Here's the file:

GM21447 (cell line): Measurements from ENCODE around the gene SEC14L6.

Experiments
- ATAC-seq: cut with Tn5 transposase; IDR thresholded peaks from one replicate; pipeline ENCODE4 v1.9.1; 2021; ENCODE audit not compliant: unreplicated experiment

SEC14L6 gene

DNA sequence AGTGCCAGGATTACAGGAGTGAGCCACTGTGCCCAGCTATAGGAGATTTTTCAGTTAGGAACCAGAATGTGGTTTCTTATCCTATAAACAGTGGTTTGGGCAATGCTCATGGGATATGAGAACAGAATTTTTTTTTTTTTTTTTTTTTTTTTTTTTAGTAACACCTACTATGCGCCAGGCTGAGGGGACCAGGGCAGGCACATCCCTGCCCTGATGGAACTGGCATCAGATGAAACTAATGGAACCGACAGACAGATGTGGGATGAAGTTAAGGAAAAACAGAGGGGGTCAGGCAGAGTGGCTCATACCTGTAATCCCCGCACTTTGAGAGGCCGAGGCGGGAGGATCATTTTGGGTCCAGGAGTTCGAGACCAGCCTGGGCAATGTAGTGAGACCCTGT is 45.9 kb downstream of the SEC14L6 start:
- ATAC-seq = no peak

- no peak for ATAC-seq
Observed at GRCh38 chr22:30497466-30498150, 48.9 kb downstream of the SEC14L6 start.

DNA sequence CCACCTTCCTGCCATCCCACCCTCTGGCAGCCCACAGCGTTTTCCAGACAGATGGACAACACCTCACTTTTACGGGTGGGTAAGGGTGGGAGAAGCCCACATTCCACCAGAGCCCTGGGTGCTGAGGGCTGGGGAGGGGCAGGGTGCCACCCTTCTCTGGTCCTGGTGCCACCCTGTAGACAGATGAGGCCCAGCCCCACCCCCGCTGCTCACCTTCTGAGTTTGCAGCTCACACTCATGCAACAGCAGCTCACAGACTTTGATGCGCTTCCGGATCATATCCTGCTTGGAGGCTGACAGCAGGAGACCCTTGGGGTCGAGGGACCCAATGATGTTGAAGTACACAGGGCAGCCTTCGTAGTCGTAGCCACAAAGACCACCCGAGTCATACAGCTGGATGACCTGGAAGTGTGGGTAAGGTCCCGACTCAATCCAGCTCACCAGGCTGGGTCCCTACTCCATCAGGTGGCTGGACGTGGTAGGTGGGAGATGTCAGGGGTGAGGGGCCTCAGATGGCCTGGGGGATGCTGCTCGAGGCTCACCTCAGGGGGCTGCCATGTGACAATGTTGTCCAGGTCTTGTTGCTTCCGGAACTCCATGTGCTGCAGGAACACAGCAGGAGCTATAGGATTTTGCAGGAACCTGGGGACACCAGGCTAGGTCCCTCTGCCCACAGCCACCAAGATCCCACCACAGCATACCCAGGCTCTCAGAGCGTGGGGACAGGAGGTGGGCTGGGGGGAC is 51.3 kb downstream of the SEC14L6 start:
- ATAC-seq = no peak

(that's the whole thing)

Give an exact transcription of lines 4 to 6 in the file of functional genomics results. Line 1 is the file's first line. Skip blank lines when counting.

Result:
SEC14L6 gene

DNA sequence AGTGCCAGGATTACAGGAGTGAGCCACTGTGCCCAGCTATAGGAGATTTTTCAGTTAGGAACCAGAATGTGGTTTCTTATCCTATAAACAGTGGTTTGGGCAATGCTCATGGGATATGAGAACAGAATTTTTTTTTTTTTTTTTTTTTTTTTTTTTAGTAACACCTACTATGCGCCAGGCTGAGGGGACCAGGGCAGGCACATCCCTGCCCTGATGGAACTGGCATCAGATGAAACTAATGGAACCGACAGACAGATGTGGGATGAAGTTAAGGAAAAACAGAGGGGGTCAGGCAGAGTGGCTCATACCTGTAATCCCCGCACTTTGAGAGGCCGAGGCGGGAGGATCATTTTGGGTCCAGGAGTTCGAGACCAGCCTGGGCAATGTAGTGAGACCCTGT is 45.9 kb downstream of the SEC14L6 start:
- ATAC-seq = no peak